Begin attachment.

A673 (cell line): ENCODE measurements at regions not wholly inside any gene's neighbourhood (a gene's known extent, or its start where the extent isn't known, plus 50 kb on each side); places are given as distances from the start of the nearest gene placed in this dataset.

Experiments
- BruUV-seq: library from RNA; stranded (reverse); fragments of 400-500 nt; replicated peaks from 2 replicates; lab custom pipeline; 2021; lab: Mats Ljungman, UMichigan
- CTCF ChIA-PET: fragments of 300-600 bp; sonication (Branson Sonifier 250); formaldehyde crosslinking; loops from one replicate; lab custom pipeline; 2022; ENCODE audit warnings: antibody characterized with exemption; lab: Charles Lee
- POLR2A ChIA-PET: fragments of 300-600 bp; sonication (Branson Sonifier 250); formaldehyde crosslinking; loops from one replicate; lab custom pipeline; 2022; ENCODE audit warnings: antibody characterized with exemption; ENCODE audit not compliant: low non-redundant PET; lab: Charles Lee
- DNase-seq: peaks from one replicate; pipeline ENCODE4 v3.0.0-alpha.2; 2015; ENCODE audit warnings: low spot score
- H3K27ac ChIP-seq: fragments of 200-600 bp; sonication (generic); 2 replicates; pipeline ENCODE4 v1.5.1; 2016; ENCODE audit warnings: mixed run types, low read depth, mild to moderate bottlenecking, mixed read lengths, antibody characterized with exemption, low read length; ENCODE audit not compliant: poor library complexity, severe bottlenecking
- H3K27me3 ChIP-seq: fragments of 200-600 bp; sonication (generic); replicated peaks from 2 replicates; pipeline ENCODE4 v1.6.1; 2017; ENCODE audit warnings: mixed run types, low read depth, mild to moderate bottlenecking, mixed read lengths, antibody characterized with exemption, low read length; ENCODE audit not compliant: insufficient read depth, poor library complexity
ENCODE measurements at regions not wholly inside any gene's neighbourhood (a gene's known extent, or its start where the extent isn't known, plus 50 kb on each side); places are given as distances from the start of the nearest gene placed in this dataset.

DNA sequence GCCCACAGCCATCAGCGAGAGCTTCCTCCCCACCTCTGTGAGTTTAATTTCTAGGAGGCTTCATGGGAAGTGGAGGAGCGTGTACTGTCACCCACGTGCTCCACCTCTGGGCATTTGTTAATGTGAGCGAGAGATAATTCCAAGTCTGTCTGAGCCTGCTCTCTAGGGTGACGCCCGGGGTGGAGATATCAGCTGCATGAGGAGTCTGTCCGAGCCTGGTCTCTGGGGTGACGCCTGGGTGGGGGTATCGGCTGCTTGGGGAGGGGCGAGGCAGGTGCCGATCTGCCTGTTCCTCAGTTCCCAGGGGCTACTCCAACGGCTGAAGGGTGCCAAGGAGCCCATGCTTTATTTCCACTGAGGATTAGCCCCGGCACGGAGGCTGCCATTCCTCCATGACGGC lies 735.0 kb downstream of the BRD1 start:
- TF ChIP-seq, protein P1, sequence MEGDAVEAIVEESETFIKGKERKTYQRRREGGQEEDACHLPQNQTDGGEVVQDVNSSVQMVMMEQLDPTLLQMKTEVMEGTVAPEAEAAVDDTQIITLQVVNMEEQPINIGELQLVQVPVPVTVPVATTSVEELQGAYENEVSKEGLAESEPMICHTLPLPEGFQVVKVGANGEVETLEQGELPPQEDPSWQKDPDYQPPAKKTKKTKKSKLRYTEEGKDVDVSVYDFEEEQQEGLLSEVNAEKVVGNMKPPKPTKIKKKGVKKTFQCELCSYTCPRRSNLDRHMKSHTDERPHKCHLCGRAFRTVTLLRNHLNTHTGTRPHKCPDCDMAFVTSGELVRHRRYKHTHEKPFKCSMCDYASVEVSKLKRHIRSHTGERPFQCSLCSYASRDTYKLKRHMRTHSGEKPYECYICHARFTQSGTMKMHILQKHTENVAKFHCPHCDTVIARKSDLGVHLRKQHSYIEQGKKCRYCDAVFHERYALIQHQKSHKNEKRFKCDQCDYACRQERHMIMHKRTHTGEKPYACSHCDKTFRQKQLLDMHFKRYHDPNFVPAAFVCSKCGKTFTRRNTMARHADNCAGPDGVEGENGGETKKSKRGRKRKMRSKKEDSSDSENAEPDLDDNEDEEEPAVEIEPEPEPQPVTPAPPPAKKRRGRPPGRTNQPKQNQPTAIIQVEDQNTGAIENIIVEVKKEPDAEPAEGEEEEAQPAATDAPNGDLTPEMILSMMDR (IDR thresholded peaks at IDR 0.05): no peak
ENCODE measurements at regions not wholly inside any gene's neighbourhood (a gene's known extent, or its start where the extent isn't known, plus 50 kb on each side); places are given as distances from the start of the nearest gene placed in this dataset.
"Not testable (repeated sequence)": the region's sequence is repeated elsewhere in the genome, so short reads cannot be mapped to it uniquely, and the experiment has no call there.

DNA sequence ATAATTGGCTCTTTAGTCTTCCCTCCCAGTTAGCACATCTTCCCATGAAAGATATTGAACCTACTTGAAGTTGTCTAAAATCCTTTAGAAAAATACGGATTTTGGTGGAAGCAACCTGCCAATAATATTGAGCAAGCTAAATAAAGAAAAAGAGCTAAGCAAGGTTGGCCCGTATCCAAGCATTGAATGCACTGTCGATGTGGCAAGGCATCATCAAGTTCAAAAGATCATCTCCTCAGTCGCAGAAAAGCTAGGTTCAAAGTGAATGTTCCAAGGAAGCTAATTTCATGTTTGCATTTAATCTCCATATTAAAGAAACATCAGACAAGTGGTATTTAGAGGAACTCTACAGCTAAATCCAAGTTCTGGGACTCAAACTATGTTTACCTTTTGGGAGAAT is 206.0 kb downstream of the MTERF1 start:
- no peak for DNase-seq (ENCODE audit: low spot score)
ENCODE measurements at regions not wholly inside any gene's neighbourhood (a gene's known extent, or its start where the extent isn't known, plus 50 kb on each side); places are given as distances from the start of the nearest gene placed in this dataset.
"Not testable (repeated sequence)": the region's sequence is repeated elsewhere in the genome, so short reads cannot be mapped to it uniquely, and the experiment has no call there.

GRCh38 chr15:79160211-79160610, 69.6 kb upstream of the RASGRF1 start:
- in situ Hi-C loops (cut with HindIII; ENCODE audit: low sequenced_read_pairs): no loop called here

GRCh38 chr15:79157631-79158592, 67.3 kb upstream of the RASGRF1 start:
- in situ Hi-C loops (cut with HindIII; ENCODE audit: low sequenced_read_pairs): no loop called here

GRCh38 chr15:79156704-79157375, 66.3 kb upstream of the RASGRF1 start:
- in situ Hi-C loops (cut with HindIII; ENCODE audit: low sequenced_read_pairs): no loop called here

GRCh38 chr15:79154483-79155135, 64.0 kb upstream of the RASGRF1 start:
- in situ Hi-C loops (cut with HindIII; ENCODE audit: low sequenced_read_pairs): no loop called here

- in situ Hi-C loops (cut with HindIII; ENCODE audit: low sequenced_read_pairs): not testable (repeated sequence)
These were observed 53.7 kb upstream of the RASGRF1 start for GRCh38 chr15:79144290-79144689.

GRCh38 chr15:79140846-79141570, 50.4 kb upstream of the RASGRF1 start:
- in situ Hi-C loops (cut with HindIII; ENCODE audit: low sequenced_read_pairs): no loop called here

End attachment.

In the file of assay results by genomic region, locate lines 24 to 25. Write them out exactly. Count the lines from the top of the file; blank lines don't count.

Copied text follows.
GRCh38 chr15:79154483-79155135, 64.0 kb upstream of the RASGRF1 start:
- in situ Hi-C loops (cut with HindIII; ENCODE audit: low sequenced_read_pairs): no loop called here